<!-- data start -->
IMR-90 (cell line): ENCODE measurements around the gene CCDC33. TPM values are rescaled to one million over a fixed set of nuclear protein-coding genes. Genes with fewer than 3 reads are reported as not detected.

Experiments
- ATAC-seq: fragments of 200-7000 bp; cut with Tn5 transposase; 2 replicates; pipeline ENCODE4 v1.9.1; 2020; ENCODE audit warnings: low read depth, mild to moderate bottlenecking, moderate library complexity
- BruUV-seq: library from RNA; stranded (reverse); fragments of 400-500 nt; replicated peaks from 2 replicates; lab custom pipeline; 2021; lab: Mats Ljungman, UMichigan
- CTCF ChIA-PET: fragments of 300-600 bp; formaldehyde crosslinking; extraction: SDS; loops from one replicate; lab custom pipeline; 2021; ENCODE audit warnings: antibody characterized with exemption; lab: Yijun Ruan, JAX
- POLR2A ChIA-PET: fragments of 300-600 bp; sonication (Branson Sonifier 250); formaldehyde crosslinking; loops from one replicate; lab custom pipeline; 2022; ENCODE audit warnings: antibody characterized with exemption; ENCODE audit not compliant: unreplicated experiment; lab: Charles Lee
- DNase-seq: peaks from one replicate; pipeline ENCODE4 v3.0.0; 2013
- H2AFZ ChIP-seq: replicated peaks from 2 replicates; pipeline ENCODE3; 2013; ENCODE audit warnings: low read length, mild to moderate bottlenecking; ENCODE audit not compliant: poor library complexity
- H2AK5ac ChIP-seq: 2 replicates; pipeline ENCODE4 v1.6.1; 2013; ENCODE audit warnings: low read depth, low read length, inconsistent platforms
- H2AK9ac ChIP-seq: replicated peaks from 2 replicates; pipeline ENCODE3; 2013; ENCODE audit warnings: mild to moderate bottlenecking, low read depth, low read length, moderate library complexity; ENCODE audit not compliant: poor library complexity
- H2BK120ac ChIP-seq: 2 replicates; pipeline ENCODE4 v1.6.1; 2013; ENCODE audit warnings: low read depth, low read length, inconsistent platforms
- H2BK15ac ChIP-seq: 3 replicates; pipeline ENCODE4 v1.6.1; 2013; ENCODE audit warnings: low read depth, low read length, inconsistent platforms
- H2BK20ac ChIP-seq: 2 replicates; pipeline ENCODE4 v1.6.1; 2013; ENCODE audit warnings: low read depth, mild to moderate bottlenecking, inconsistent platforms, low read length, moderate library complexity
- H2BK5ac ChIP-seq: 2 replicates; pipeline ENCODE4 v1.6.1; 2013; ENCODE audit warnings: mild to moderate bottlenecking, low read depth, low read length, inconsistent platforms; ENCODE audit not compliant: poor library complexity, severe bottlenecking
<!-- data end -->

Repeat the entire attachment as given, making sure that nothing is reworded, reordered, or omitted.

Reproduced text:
IMR-90 (cell line): ENCODE measurements around the gene CCDC33. TPM values are rescaled to one million over a fixed set of nuclear protein-coding genes. Genes with fewer than 3 reads are reported as not detected.

Experiments
- ATAC-seq: fragments of 200-7000 bp; cut with Tn5 transposase; 2 replicates; pipeline ENCODE4 v1.9.1; 2020; ENCODE audit warnings: low read depth, mild to moderate bottlenecking, moderate library complexity
- BruUV-seq: library from RNA; stranded (reverse); fragments of 400-500 nt; replicated peaks from 2 replicates; lab custom pipeline; 2021; lab: Mats Ljungman, UMichigan
- CTCF ChIA-PET: fragments of 300-600 bp; formaldehyde crosslinking; extraction: SDS; loops from one replicate; lab custom pipeline; 2021; ENCODE audit warnings: antibody characterized with exemption; lab: Yijun Ruan, JAX
- POLR2A ChIA-PET: fragments of 300-600 bp; sonication (Branson Sonifier 250); formaldehyde crosslinking; loops from one replicate; lab custom pipeline; 2022; ENCODE audit warnings: antibody characterized with exemption; ENCODE audit not compliant: unreplicated experiment; lab: Charles Lee
- DNase-seq: peaks from one replicate; pipeline ENCODE4 v3.0.0; 2013
- H2AFZ ChIP-seq: replicated peaks from 2 replicates; pipeline ENCODE3; 2013; ENCODE audit warnings: low read length, mild to moderate bottlenecking; ENCODE audit not compliant: poor library complexity
- H2AK5ac ChIP-seq: 2 replicates; pipeline ENCODE4 v1.6.1; 2013; ENCODE audit warnings: low read depth, low read length, inconsistent platforms
- H2AK9ac ChIP-seq: replicated peaks from 2 replicates; pipeline ENCODE3; 2013; ENCODE audit warnings: mild to moderate bottlenecking, low read depth, low read length, moderate library complexity; ENCODE audit not compliant: poor library complexity
- H2BK120ac ChIP-seq: 2 replicates; pipeline ENCODE4 v1.6.1; 2013; ENCODE audit warnings: low read depth, low read length, inconsistent platforms
- H2BK15ac ChIP-seq: 3 replicates; pipeline ENCODE4 v1.6.1; 2013; ENCODE audit warnings: low read depth, low read length, inconsistent platforms
- H2BK20ac ChIP-seq: 2 replicates; pipeline ENCODE4 v1.6.1; 2013; ENCODE audit warnings: low read depth, mild to moderate bottlenecking, inconsistent platforms, low read length, moderate library complexity
- H2BK5ac ChIP-seq: 2 replicates; pipeline ENCODE4 v1.6.1; 2013; ENCODE audit warnings: mild to moderate bottlenecking, low read depth, low read length, inconsistent platforms; ENCODE audit not compliant: poor library complexity, severe bottlenecking